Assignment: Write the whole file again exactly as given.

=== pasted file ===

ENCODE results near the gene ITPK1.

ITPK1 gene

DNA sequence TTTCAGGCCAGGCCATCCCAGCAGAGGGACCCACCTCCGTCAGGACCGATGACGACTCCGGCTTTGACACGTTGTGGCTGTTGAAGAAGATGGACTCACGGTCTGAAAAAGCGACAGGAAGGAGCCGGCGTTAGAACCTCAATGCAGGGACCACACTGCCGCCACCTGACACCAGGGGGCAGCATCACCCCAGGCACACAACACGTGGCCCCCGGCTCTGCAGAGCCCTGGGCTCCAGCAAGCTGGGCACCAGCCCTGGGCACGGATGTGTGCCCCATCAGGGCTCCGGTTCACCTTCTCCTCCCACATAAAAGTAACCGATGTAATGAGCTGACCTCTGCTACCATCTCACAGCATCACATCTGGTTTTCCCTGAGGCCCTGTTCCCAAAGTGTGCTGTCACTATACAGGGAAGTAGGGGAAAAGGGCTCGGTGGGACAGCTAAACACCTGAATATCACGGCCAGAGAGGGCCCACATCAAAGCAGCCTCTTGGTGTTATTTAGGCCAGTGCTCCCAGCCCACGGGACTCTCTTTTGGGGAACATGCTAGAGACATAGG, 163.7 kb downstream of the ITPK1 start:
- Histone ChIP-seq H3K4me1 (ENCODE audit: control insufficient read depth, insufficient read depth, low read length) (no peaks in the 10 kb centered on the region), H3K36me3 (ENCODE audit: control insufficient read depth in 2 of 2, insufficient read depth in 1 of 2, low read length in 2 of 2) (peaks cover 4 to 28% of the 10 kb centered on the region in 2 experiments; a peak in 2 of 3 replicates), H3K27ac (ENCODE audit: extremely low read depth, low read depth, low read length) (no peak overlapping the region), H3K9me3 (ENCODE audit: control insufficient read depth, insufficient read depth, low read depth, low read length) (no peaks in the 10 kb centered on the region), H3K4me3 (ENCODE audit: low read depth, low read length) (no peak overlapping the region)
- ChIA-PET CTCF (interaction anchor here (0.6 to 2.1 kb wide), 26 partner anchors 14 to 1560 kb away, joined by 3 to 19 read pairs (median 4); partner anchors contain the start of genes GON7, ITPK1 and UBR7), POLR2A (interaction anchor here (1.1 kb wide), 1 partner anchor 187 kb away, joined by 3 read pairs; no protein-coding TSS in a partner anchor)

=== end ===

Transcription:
ENCODE results near the gene ITPK1.

ITPK1 gene

DNA sequence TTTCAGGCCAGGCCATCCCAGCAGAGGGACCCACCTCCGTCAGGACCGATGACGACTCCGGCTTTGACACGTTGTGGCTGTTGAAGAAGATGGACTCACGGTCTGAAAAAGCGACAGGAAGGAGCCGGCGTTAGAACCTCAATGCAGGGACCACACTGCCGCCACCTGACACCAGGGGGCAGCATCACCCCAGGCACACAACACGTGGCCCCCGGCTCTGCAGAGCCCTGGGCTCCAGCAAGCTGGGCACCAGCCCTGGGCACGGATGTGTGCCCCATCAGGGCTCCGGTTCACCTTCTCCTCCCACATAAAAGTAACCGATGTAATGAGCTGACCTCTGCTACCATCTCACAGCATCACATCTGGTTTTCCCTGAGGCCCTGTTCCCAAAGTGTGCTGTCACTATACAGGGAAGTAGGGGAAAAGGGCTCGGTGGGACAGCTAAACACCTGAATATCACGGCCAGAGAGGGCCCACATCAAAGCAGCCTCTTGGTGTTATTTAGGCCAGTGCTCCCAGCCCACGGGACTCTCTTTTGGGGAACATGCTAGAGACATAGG, 163.7 kb downstream of the ITPK1 start:
- Histone ChIP-seq H3K4me1 (ENCODE audit: control insufficient read depth, insufficient read depth, low read length) (no peaks in the 10 kb centered on the region), H3K36me3 (ENCODE audit: control insufficient read depth in 2 of 2, insufficient read depth in 1 of 2, low read length in 2 of 2) (peaks cover 4 to 28% of the 10 kb centered on the region in 2 experiments; a peak in 2 of 3 replicates), H3K27ac (ENCODE audit: extremely low read depth, low read depth, low read length) (no peak overlapping the region), H3K9me3 (ENCODE audit: control insufficient read depth, insufficient read depth, low read depth, low read length) (no peaks in the 10 kb centered on the region), H3K4me3 (ENCODE audit: low read depth, low read length) (no peak overlapping the region)
- ChIA-PET CTCF (interaction anchor here (0.6 to 2.1 kb wide), 26 partner anchors 14 to 1560 kb away, joined by 3 to 19 read pairs (median 4); partner anchors contain the start of genes GON7, ITPK1 and UBR7), POLR2A (interaction anchor here (1.1 kb wide), 1 partner anchor 187 kb away, joined by 3 read pairs; no protein-coding TSS in a partner anchor)